I can only assume that while I sat there filled with white wine and promise about leaving the closet, their imaginations jumped to images of: young men being dragged behind trucks, Tom Hanks covered in lesions across the screen from Denzel Washington, and my mom’s uncle who never married and took his life after a long battle with depression.

    Sandwiched in the middle of the back seat, I waited until we were across the Mississippi River before trying to lighten in the mood in the car.

    “Now that it is confirmed I am alive, does anyone want to see my new overalls?”

     my sister and new overalls


    a time to thrill: in search of a bloody mary


    The next morning, I was torn awake by the blazing Memphis sun. I looked up to the ceiling fan twirling above my head and for a second thought I was in the first scene of Apocalypse Now. I looked down to see the same clothes I was wearing last night and around the room to see the empty bottle remnants of an exclusive after-hours party. After dancing all night long on Beale Street I was determined not to let the party stop.

    I rolled over to check the time on my iPhone – 6:12am. “Shit,” I cursed. According to my last legible text records, I had passed out approximately two hours earlier. The only thing that could make this situation better would be a double Caesar or a SnapChat from Habibi. (Exposition: Habibi is this totally-hot straight boy from Van who occasionally sends selfies of his eight-pack in between shots of night-clubs and stray dogs.) I will give you this sentence to judge me before we carry on.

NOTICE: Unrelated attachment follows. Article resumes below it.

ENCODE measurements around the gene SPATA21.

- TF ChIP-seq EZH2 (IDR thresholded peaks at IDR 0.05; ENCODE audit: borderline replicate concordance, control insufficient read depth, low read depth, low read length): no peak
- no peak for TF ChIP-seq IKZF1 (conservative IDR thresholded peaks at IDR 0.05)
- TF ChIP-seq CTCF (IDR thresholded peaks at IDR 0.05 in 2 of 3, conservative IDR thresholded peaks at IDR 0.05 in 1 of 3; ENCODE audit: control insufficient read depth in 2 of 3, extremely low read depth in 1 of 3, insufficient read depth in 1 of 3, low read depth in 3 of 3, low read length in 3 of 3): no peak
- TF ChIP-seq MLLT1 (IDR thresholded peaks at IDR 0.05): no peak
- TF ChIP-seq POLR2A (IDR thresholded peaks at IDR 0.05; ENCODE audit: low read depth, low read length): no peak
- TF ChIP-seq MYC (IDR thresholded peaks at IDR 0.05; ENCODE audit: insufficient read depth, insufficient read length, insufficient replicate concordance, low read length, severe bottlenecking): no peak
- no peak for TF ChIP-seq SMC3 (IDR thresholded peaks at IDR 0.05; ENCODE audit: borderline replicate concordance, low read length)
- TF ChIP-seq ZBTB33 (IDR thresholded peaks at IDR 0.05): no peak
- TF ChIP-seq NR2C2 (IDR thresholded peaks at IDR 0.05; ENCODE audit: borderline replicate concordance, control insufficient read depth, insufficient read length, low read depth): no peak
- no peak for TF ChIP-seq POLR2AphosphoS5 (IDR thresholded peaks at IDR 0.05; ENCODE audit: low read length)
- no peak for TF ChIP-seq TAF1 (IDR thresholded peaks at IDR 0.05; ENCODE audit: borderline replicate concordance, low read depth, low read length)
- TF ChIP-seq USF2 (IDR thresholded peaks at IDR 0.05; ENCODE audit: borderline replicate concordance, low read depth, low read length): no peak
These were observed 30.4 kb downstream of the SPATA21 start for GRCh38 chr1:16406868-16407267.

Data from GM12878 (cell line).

I debated going back to sleep but I knew that I had a big day ahead of me and it was going to take me at least five hours to get out of bed. The most pressing item on the day’s agenda was to find an outfit for the wedding’s kick-off event: a classic Southern Barbecue/cocktail mixer happening later in the night. The invitation described the dress code as “country casual” which I envisioned as designer cowboy boots, Levi 401 jeans and a trendy plaid collar shirt that could work on a farm or at gay bar.

    So far, I had managed to put together zero items on my list which gave me a deadline of 12 hours to shop minus 1 hour to brunch, 3 hours to drive back to Nashville and 6 hours to check myself out in the mirror. I knew I had to get out of bed now or else I would be a bitch without a dress. Sitting up straight, I immediately regretted my decision to move.

    I was a population of one sixty kilometres south of Sober and two miles North of Still Totally Drunk.

    Like an eight-year-old boy in an IMAX theatre, I held my head between my legs until the feeling of doom stopped and the room came to a stand-still.

    There was no question I was going to have to proceed with caution when completing the six-foot trek to the washroom. Standing up, I began to recite my daily morning mantra, “one foot in front of the other, one foot in front of the other.” My mind was in the right place but unfortunately my basic motor skills were not. After falling in to the wall, I made the executive decision to complete the rest of the trip on all fours.